May 23, 2019
TOKYO - The operator of the disaster-hit Fukushima Daiichi nuclear power plant said Wednesday it will not hire foreigners who enter Japan under a new visa program launched last month for decommissioning work at the complex until it can confirm their safety will be ensured.
The decision comes after the labor ministry told Tokyo Electric Power Company Holdings Inc. that the company needs to be careful about sending foreign workers to the Fukushima plant, where workers are required to precisely follow safety instructions.
Japan introduced the new visa status on April 1 to cope with a chronic labor shortage due to the country's rapidly graying population and declining birthrate, bringing in mainly blue-collar foreign workers to 14 sectors in a major policy shift from traditionally strict immigration rules.
(Photo taken on Feb. 7, 2019 shows a fuel pool in the Fukushima Daiichi nuclear plant's No. 3 reactor building.)
The company known as TEPCO has told subcontractors not to dispatch foreign workers they hire under the new visa program to the plant until the utility finalizes its foreign labor policy regarding decommissioning work.
The company had said it planned to accept foreign workers at the Fukushima plant after confirming with the Justice Ministry that holders of the new visas are eligible to work at the complex crippled by the massive earthquake and tsunami in March 2011.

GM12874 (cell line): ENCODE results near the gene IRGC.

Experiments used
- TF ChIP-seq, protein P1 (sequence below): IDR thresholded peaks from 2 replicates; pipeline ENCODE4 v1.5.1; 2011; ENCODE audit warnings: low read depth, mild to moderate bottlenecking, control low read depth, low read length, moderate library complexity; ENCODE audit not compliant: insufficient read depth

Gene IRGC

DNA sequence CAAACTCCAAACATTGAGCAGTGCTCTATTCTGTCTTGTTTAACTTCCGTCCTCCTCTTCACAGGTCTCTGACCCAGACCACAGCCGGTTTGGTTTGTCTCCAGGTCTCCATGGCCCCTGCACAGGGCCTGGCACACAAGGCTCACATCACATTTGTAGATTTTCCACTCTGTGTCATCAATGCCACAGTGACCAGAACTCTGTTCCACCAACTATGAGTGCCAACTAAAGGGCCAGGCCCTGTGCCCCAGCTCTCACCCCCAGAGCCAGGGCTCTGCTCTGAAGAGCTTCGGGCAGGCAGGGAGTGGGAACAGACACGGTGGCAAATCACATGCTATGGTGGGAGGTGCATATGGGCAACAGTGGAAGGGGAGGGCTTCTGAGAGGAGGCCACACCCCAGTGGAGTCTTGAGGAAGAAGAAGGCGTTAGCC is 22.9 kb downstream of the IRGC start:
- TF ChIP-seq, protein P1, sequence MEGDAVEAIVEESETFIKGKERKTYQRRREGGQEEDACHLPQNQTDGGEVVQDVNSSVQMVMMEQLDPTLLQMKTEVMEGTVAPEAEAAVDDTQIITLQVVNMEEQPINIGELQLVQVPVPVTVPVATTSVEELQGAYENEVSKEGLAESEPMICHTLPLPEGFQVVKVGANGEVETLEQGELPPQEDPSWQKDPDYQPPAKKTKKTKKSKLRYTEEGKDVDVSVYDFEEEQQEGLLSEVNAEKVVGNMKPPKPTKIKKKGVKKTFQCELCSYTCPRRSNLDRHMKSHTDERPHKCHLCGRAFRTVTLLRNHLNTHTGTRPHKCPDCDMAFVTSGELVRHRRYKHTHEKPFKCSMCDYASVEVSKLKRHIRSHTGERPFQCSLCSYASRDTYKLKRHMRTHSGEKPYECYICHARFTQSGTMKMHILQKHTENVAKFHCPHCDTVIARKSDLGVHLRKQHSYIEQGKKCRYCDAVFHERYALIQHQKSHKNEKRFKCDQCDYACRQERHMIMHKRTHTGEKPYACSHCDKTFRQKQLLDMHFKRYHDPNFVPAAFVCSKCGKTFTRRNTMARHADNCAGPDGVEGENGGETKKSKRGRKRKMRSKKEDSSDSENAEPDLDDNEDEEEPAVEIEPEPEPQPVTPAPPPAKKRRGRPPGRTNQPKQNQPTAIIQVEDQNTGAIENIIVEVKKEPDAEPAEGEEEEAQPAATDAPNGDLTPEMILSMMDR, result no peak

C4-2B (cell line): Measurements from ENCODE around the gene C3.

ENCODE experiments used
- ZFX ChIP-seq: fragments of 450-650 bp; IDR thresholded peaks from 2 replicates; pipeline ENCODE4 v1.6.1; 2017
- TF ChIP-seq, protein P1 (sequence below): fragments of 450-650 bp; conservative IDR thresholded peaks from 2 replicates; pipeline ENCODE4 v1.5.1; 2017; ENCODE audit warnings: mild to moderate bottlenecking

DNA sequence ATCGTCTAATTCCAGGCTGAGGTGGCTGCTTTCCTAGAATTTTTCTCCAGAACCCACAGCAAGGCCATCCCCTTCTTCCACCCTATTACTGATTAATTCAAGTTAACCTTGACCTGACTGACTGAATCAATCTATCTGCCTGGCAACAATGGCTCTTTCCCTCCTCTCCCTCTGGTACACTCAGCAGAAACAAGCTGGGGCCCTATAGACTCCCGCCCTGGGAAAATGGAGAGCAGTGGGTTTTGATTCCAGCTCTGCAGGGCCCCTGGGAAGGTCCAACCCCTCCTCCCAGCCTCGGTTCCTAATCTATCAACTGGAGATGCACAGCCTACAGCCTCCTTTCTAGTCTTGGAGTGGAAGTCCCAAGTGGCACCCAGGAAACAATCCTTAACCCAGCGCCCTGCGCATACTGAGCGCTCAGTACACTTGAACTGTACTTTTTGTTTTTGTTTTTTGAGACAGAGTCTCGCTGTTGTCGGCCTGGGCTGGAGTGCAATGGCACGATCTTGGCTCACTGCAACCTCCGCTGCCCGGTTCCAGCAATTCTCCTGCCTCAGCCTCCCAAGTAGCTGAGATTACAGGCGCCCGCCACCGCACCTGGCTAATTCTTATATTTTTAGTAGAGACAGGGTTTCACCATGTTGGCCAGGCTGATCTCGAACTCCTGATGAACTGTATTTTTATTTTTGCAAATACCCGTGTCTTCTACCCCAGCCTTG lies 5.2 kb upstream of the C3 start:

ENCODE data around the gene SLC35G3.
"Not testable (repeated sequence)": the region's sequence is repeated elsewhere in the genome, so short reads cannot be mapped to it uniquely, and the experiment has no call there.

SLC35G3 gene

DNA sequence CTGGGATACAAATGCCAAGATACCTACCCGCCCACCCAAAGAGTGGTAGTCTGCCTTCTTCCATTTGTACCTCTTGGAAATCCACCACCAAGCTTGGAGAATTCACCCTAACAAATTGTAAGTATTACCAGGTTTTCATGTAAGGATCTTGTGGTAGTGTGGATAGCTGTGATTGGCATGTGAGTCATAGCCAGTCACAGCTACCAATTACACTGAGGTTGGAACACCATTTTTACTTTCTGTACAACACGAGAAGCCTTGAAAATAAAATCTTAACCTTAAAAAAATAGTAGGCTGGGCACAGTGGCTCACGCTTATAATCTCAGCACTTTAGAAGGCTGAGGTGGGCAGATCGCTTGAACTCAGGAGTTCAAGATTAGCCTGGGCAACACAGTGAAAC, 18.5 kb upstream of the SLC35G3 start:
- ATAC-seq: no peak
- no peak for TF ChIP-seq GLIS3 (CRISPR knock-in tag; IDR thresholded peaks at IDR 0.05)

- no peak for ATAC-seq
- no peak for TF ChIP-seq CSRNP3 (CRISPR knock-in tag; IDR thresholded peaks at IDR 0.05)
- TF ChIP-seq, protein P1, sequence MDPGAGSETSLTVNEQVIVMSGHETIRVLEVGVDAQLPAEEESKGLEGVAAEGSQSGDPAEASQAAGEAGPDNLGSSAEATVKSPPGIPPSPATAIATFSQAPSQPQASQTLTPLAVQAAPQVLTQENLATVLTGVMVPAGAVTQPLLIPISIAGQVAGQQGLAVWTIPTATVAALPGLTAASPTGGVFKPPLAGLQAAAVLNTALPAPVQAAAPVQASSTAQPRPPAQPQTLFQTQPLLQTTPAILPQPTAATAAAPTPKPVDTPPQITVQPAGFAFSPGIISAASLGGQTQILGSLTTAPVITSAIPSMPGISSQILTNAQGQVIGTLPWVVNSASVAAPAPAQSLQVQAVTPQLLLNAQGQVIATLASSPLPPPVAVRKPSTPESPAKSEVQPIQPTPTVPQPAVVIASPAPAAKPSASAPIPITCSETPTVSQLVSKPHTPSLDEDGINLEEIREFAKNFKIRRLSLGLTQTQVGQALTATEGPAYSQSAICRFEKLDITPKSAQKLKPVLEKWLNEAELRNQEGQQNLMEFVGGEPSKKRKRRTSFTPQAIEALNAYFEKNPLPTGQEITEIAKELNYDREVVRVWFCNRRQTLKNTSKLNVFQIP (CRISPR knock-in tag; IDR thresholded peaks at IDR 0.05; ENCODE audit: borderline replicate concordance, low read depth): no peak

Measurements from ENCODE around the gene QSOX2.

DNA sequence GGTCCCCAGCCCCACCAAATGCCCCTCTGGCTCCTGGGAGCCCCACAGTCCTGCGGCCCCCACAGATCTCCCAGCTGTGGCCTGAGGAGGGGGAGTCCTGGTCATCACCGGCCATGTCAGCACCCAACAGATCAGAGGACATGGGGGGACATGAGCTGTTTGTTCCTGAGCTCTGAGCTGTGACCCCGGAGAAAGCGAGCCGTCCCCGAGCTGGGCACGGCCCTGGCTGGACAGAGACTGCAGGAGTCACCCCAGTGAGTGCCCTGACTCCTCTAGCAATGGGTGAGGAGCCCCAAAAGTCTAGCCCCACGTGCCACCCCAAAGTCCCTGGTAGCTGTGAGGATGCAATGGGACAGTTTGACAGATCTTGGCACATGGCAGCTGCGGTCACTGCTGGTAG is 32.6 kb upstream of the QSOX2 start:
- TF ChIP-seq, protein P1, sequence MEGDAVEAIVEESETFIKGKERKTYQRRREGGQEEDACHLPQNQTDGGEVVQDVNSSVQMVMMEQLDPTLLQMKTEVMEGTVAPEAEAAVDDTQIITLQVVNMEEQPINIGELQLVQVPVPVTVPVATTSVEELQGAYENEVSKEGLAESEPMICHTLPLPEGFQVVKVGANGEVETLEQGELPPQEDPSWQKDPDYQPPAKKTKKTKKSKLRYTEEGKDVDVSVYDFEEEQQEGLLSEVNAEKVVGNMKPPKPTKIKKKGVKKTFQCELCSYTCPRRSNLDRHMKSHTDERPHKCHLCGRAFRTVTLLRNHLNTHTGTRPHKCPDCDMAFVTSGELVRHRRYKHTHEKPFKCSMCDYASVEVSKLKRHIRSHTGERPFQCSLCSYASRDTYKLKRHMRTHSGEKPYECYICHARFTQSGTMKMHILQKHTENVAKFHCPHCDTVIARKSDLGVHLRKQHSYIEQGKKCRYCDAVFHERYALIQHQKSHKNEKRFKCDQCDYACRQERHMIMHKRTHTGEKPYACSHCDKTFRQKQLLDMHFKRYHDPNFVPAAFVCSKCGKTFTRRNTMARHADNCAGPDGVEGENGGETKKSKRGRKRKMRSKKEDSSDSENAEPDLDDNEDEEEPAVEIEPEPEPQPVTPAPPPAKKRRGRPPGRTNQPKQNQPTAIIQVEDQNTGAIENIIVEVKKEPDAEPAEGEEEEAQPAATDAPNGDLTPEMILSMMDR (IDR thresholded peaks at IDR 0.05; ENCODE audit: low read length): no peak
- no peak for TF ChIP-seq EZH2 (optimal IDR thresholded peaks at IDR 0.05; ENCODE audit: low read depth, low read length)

Around 4,000 people on average engage in decommissioning work at the Fukushima plant each day.
The Japanese government expects up to 345,000 foreigners to acquire the so-called Specified Skilled Worker No. 1 status to work in the 14 sectors including nursing care, construction and farming over the next five years.
Proficient workers in the construction and shipbuilding fields will be able to extend their stays by securing No. 2 status, which allows holders to bring in family members and does not limit the number of times visas can be renewed.
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